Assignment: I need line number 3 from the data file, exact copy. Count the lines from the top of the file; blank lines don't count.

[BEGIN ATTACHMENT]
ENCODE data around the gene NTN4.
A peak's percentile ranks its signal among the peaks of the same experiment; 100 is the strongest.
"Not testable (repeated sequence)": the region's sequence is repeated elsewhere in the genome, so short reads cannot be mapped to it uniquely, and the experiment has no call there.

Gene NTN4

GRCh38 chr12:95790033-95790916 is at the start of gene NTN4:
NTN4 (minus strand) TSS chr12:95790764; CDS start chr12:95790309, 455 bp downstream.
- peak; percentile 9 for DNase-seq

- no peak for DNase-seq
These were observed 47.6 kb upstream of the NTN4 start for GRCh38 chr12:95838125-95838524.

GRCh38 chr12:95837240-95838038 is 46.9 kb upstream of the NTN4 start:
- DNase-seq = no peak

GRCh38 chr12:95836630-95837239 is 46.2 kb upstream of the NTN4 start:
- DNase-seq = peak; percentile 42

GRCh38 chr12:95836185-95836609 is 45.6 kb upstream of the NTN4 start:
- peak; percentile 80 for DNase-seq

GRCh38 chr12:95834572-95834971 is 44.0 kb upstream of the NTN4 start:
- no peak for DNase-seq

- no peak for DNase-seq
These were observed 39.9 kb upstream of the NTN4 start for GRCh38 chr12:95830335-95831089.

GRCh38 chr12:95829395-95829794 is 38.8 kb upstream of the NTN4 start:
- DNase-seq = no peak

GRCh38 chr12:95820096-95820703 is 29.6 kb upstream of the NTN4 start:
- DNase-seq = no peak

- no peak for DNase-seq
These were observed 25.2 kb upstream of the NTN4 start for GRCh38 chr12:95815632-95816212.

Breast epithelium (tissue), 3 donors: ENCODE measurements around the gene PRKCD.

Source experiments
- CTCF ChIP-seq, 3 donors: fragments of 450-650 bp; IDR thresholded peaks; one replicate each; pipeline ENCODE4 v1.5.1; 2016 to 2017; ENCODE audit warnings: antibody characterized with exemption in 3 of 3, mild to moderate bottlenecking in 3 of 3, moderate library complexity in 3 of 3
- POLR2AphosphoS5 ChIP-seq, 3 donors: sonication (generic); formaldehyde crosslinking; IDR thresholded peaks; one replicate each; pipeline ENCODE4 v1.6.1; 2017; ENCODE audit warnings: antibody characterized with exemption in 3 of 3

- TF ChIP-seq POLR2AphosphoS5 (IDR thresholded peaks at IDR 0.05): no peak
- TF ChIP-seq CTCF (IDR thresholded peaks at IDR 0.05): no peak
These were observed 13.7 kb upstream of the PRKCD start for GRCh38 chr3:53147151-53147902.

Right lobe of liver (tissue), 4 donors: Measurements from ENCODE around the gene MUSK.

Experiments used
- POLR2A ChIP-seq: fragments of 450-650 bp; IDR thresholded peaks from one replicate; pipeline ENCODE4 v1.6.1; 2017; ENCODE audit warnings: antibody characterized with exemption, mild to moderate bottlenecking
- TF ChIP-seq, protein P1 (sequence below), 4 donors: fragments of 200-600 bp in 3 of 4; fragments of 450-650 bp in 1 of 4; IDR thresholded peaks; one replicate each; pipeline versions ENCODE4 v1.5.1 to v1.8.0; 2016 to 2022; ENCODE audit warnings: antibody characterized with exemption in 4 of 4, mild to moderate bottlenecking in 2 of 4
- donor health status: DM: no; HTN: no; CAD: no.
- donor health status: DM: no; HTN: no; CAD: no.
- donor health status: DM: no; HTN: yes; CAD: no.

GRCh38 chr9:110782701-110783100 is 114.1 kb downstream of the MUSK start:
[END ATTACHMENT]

"Not testable (repeated sequence)": the region's sequence is repeated elsewhere in the genome, so short reads cannot be mapped to it uniquely, and the experiment has no call there.